Is debt the kryptonite of America's "superpower" status?
Kai Ryssdal: While President Obama enjoys the start of his vacation on Martha's Vineyard, Vice President Joe Biden is halfway around the world doing the heavy economic lifting. He's in Beijing trying to convince the Chinese their investment in U.S. Treasury bonds is safe. "Nothing to worry about" is literally what the V.P. said.
Be that as it may, the Chinese are worried. They've got $1.5 trillion riding on us. But should we be more worried? What's the correlation between amount owed and economic and political peril?
From London, Marketplace's Stephen Beard has an example from history.
Stephen Beard: China's colossal purchases of American debt have helped keep U.S. interest rates low. But, says Neil Mackinnon of VTB Capital, there is a downside.
Neil Mackinnon: This dependence on Asian central banks is certainly a weak point, very much the Achilles' heel for American financial markets and the economy generally.
If China stopped buying T-bills and sold a big chunk of those it already owns, it could send U.S. interest rates soaring and cripple the American economy. Highly unlikely to happen? Yes, but something similar has occurred before -- to Britain in the 1950s, as it declined as an imperial power.
Andrew Hilton: I think there's a parallel between the U.S. and the U.K.
Andrew Hilton of the CSFI think tank.
Andrew Hilton: The U.S. is vulnerable. The U.S. has been living beyond its means as Britain was living beyond its means.
In the 1950s, while heavily in debt, Britain discovered the dangers of being in hock to foreign governments as it struggled to maintain its tottering empire. In 1956, Egypt's President Nasser nationalized the Suez Canal. Britain -- among others -- staged an invasion to regain control. U.S. President Eisenhower objected.
Dwight Eisenhower: We believe these actions to have been taken in error. For we do not accept the use of force.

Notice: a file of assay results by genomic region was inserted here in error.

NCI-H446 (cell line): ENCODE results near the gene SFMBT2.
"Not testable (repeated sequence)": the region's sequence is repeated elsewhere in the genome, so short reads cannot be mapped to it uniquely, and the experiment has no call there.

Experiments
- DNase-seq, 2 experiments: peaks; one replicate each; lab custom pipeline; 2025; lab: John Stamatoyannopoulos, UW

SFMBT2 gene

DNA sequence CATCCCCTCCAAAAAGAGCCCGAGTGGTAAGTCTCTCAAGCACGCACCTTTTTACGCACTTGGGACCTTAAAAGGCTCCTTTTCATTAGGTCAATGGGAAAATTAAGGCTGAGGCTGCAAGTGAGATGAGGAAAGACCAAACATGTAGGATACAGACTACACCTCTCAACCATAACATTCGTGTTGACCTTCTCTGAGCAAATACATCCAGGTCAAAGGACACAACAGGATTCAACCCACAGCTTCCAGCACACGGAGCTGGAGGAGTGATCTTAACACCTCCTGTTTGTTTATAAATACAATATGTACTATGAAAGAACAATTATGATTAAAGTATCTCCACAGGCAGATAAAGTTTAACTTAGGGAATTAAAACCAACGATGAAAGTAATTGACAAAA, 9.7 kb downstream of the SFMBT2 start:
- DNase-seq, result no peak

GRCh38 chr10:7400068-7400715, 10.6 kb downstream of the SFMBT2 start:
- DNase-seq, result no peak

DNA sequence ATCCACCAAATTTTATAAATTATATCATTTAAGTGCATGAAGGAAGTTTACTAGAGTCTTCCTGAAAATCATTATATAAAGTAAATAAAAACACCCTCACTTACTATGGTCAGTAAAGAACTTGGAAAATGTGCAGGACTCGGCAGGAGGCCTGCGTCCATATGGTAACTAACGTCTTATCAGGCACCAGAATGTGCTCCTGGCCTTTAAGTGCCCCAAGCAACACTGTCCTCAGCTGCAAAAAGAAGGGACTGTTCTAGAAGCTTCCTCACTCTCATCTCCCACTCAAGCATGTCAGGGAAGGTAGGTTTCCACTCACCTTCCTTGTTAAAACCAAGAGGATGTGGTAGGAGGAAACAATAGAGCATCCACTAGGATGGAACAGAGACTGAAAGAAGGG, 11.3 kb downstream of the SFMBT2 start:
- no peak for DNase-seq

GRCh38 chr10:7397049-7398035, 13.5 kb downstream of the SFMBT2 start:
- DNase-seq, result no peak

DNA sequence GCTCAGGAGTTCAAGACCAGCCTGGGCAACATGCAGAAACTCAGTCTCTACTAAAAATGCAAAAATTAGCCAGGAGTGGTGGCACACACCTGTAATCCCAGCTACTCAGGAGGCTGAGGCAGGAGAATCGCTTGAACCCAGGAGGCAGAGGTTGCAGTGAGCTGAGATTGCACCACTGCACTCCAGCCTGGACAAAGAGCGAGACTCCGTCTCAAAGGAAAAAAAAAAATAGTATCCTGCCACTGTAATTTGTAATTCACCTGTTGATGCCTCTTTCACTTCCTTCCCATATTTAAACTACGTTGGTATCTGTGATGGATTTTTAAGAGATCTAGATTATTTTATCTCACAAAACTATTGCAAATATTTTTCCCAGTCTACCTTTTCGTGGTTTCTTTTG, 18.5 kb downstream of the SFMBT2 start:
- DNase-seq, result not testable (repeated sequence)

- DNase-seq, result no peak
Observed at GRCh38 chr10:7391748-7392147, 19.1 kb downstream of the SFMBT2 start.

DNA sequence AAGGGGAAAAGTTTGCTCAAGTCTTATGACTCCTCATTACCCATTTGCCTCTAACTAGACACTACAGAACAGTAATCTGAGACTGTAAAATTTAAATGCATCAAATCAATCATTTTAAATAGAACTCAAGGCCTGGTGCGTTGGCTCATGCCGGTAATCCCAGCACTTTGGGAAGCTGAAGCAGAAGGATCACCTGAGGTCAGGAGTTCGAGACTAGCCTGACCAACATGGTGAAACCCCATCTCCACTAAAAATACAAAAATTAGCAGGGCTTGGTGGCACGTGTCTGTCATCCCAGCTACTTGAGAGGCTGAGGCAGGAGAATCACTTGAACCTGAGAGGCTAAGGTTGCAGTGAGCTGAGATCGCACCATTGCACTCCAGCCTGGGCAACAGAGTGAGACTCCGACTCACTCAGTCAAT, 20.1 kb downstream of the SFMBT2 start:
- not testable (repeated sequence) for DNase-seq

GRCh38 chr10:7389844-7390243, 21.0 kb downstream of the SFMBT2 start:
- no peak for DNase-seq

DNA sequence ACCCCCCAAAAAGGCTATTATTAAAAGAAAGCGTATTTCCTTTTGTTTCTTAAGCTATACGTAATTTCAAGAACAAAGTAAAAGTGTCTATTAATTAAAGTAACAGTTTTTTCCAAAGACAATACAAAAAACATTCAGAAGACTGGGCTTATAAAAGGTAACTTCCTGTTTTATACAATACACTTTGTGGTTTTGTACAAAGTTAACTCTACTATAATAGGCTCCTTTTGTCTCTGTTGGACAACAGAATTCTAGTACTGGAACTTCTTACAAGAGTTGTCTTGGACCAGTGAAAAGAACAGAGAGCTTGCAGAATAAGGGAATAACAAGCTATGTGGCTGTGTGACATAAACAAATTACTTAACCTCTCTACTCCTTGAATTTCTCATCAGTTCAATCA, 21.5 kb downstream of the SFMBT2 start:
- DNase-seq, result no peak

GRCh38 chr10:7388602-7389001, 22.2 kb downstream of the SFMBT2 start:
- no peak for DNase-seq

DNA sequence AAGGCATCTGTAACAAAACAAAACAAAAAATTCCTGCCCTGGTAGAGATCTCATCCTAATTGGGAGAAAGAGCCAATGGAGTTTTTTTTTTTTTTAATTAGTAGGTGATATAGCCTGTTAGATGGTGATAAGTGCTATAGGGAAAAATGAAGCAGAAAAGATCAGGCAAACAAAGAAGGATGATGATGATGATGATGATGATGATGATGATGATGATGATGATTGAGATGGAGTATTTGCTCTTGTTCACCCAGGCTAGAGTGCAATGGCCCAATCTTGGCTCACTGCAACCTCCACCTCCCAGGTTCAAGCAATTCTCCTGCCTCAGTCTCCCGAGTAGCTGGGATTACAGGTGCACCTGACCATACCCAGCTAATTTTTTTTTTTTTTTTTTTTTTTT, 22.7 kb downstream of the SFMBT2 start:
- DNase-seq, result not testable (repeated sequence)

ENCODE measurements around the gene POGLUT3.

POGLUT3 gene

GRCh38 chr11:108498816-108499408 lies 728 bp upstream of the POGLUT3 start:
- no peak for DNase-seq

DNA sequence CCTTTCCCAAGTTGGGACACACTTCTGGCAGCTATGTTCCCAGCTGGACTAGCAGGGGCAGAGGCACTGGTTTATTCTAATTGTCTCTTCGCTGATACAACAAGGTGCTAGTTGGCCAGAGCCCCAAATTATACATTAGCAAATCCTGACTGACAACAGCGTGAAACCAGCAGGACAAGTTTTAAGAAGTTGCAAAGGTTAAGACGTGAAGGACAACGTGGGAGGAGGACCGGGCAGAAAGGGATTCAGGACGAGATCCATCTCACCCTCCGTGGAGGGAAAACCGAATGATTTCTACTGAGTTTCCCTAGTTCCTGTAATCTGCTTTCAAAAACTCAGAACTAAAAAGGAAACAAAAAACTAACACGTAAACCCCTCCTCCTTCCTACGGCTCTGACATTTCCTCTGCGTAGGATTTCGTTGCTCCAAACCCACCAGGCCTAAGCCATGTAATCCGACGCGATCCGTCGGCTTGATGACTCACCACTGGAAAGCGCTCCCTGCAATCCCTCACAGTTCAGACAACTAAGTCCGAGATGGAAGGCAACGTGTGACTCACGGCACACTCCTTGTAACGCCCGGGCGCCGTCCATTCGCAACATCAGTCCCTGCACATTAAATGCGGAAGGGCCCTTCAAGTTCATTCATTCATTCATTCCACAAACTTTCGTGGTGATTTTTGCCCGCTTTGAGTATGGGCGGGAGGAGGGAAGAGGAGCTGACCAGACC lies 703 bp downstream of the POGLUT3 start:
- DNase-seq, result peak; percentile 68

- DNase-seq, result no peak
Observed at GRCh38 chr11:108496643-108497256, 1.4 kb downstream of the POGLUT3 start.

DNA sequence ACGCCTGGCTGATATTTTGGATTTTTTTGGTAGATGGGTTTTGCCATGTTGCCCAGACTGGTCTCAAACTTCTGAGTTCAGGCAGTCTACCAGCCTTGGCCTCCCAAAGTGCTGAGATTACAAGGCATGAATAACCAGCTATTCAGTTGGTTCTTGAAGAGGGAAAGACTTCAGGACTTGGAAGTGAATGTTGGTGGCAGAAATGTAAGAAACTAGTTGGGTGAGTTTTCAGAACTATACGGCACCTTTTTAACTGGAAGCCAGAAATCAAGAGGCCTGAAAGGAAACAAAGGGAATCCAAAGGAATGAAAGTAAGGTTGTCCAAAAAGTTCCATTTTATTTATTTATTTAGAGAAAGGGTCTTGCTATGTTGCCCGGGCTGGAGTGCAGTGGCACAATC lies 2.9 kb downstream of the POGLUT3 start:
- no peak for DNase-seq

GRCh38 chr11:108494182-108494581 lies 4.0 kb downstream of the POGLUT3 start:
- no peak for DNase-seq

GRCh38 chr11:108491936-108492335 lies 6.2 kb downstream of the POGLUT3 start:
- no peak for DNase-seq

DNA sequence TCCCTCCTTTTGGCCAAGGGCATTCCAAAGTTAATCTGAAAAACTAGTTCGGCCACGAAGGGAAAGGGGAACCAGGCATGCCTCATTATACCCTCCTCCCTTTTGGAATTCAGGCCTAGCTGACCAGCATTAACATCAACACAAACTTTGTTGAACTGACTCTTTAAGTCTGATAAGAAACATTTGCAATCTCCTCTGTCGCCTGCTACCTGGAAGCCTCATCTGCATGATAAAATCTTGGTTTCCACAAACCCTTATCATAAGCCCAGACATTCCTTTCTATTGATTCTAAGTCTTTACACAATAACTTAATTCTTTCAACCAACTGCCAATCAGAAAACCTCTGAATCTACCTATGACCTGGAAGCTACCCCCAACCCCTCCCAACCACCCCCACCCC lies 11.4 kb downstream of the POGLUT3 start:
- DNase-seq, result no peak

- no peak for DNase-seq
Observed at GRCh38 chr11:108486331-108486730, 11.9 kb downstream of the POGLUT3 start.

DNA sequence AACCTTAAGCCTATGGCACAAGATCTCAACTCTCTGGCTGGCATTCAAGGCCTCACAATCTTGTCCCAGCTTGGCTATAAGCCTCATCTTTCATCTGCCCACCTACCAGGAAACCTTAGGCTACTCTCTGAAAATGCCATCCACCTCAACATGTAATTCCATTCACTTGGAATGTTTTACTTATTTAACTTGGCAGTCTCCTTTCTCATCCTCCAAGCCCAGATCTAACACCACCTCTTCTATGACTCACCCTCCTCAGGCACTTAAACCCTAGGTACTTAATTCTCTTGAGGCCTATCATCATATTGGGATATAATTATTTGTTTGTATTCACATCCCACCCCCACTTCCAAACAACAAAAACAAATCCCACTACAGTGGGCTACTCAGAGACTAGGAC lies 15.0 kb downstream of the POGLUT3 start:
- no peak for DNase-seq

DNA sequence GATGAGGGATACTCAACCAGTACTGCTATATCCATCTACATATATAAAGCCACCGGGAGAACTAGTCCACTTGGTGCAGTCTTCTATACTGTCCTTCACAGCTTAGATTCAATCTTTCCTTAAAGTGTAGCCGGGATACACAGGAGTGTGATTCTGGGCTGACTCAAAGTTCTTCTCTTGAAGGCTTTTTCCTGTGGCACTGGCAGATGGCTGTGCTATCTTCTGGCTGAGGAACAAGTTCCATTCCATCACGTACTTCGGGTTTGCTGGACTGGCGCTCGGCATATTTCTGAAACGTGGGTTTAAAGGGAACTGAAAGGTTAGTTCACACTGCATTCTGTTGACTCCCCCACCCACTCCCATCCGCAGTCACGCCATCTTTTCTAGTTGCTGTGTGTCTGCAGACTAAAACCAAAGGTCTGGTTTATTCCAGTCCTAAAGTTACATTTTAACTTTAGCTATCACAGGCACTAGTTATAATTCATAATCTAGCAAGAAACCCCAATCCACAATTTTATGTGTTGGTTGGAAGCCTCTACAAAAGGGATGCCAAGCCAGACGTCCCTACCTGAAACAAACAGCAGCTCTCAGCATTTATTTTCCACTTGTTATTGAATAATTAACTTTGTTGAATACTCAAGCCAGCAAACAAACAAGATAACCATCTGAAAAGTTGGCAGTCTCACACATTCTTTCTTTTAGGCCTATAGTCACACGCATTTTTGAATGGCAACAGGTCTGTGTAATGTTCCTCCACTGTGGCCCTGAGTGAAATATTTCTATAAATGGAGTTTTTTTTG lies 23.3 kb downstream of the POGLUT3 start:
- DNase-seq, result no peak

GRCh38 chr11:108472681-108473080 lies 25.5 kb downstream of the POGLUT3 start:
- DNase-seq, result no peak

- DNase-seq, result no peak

Other governments disapproved and dumped their British bonds and currency. On the brink of financial meltdown, the U.K. begged America for help. The U.S. refused -- unless Britain pulled out of Suez. Meekly, Britain caved in.
So what if a big dispute blew up today -- over Taiwan, say? Could China exert the same kind of pressure on the U.S. by dumping the dollar? Again, Andrew Hilton.
Hilton: It may threaten to dump, and if it starts to threatens at all, then the markets may get very nervous and start pushing interest rates up. The U.S. is extremely vulnerable.
Of course, China would not want to wreck its best export market. And says Prof. Catherine Schenk of Glasgow University, China would not want to lose billions of dollars worth of its reserves.
Catherine Schenk: The countries that have large U.S. dollar reserves like China can't really afford to lead to a collapse of the dollar by that threat, so that threat may or may not be credible.
But China may one day be much less dependent on its exports to the U.S. and more able to afford to take a hit in its reserves. The U.S. may well find then -- as Britain did in the 1950s -- that debt often goes hand-in-hand with decline.
In London, I'm Stephen Beard for Marketplace.